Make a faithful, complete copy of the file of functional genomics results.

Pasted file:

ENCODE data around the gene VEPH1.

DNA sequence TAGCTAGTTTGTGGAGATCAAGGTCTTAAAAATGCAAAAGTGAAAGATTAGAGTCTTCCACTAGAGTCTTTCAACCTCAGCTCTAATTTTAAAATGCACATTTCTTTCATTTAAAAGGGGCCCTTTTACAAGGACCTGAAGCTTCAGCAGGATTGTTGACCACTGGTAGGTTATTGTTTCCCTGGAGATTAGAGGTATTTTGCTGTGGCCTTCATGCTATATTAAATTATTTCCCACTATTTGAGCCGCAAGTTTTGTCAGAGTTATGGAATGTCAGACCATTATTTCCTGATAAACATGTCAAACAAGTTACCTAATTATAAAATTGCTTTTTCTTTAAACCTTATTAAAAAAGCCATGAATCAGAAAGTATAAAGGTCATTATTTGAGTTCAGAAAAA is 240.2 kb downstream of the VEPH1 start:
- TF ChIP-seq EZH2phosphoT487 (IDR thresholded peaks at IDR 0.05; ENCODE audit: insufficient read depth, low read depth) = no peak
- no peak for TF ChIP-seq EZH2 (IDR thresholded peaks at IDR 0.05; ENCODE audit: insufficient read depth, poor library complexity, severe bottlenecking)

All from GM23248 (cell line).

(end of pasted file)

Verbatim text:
ENCODE data around the gene VEPH1.

DNA sequence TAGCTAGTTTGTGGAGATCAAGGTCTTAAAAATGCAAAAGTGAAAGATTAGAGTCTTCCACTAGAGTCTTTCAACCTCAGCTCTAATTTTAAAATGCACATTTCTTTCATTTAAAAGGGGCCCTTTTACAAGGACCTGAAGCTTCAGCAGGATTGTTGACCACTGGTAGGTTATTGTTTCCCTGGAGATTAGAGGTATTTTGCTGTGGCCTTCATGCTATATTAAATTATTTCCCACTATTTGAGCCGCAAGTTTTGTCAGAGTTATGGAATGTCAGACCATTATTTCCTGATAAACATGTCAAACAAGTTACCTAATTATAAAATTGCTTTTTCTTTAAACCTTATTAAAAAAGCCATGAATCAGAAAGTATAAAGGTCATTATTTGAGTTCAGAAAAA is 240.2 kb downstream of the VEPH1 start:
- TF ChIP-seq EZH2phosphoT487 (IDR thresholded peaks at IDR 0.05; ENCODE audit: insufficient read depth, low read depth) = no peak
- no peak for TF ChIP-seq EZH2 (IDR thresholded peaks at IDR 0.05; ENCODE audit: insufficient read depth, poor library complexity, severe bottlenecking)

All from GM23248 (cell line).